Asia Minute: Time for a name change for New Zealand?
New Zealand is heading for a new round of discussion about a long-running issue. The question is a basic one: what to name the country.
Some 70,000 New Zealanders have signed a petition to Parliament to officially change the name of the country to Aotearoa.
That’s the Maori name for the area — usually translated to English as “land of the long white cloud” — a reference to cloud formations used by Polynesian navigators.
The Dutch explorer Abel Tasman was the first European to come across the archipelago now known as New Zealand — and in 1642 he called it “Staten Land.”
A few years later, mapmakers renamed it Nova Zeelandia — after a Dutch province.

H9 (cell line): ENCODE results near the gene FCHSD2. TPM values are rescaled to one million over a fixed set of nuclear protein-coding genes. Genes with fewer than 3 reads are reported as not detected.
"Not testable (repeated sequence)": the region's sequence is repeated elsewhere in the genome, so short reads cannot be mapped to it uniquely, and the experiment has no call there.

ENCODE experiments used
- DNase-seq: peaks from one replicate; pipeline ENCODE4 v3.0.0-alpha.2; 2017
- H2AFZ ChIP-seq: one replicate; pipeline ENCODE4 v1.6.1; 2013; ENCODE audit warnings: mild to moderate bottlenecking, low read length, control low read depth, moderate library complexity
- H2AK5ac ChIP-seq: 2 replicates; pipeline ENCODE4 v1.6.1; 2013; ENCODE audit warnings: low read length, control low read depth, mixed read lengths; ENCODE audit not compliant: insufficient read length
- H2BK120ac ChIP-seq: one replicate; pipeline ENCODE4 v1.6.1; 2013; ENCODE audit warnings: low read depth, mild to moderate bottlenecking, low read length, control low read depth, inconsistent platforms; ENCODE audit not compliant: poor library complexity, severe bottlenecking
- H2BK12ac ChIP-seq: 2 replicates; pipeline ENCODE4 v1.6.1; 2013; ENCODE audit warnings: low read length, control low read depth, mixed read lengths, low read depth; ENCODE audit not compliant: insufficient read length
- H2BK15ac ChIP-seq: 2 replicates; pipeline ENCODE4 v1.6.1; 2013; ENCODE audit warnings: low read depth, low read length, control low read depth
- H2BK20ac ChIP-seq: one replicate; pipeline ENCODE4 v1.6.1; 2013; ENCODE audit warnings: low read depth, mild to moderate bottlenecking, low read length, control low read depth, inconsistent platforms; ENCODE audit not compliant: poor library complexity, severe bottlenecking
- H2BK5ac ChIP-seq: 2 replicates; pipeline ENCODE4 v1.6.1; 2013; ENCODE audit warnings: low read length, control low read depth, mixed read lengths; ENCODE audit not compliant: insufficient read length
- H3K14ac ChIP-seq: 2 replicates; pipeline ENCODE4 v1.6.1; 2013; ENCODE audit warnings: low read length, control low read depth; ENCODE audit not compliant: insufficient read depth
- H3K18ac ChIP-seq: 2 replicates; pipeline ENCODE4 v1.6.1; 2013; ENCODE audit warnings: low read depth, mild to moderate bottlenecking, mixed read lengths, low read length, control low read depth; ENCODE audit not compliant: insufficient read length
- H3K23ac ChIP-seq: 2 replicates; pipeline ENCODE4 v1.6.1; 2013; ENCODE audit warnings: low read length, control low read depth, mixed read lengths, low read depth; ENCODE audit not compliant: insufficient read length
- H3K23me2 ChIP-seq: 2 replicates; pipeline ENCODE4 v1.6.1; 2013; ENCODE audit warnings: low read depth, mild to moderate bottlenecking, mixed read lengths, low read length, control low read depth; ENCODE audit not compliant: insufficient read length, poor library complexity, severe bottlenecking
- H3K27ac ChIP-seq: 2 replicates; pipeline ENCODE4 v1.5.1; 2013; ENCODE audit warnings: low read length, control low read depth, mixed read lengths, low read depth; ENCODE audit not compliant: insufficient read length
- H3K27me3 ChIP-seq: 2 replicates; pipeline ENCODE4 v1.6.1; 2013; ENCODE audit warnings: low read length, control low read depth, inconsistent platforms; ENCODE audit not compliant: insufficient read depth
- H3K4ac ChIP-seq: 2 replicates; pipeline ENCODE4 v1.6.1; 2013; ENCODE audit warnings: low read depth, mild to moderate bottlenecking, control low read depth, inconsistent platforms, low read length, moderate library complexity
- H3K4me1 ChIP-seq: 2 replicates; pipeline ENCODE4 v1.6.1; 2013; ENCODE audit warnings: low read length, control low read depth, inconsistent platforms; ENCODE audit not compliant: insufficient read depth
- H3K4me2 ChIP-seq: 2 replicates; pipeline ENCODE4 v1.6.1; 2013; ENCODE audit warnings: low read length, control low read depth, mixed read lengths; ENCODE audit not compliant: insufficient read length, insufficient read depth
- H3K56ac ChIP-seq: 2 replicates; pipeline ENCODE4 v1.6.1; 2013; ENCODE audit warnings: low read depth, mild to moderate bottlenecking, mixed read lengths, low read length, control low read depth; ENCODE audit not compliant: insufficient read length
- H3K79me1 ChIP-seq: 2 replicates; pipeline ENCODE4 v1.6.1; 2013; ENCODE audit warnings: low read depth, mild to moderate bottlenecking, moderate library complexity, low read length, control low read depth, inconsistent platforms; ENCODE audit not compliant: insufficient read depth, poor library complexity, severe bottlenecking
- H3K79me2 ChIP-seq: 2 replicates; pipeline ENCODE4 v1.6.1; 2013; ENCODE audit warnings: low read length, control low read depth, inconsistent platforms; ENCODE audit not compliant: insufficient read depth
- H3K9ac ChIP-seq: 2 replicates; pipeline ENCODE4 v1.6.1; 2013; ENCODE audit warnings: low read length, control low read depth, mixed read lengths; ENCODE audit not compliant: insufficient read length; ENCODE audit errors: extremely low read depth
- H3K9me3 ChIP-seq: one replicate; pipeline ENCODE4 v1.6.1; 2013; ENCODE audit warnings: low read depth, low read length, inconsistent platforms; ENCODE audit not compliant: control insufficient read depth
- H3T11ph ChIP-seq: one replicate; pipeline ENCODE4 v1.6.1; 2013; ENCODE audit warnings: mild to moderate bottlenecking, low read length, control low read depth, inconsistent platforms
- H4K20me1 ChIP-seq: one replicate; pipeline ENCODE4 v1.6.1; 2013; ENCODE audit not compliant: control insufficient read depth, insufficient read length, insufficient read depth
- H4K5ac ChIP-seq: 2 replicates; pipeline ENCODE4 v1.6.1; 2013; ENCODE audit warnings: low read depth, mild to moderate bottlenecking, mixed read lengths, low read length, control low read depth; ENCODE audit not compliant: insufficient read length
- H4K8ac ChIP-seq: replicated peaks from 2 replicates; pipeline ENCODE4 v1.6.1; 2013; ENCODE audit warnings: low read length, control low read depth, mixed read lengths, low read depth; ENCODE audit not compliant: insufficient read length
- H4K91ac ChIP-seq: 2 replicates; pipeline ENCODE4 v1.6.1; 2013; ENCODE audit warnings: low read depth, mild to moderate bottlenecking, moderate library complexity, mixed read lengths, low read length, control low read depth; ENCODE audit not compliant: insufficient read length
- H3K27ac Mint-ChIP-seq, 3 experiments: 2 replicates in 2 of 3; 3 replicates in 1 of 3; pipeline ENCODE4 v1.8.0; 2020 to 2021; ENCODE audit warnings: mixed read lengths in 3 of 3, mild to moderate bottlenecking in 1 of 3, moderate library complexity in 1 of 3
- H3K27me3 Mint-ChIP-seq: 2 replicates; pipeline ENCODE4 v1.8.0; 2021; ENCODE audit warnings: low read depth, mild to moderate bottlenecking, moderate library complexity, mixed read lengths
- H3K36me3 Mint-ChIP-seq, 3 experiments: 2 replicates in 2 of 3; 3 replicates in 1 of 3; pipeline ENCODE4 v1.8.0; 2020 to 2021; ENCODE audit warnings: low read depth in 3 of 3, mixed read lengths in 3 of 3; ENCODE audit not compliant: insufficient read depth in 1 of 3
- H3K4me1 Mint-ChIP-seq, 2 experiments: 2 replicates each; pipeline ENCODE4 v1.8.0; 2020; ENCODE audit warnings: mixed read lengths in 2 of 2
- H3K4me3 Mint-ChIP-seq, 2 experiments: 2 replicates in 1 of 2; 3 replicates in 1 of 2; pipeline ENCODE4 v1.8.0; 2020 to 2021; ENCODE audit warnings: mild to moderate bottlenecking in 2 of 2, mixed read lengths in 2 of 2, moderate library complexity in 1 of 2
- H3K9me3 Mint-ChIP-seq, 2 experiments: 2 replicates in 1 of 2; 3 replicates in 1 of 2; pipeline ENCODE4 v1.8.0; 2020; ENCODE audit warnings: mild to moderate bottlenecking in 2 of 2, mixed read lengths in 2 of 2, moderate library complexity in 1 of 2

The British captain James Cook later made that “New Zealand.”
Indigenous rights and narratives were not prioritized for many years in the country. And neither was the native language.
Radio New Zealand reports fluency was 90% among Maori in 1910 — falling to 26% in 1950 to 20% today.
The leader of the Maori Party says the only way to restore the language is to make it more visible.
He adds that renaming the country would be part of that.
The petition on the name change now goes to a Parliamentary committee — which can recommend a bill — or even a national referendum on the issue.